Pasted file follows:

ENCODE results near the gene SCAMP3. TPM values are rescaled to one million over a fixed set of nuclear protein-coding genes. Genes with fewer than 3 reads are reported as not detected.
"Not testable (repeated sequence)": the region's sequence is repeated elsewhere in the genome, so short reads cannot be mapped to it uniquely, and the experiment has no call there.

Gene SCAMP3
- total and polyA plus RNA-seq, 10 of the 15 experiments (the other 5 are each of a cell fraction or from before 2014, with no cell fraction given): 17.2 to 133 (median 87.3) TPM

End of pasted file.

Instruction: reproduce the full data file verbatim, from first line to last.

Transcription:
ENCODE results near the gene SCAMP3. TPM values are rescaled to one million over a fixed set of nuclear protein-coding genes. Genes with fewer than 3 reads are reported as not detected.
"Not testable (repeated sequence)": the region's sequence is repeated elsewhere in the genome, so short reads cannot be mapped to it uniquely, and the experiment has no call there.

Gene SCAMP3
- total and polyA plus RNA-seq, 10 of the 15 experiments (the other 5 are each of a cell fraction or from before 2014, with no cell fraction given): 17.2 to 133 (median 87.3) TPM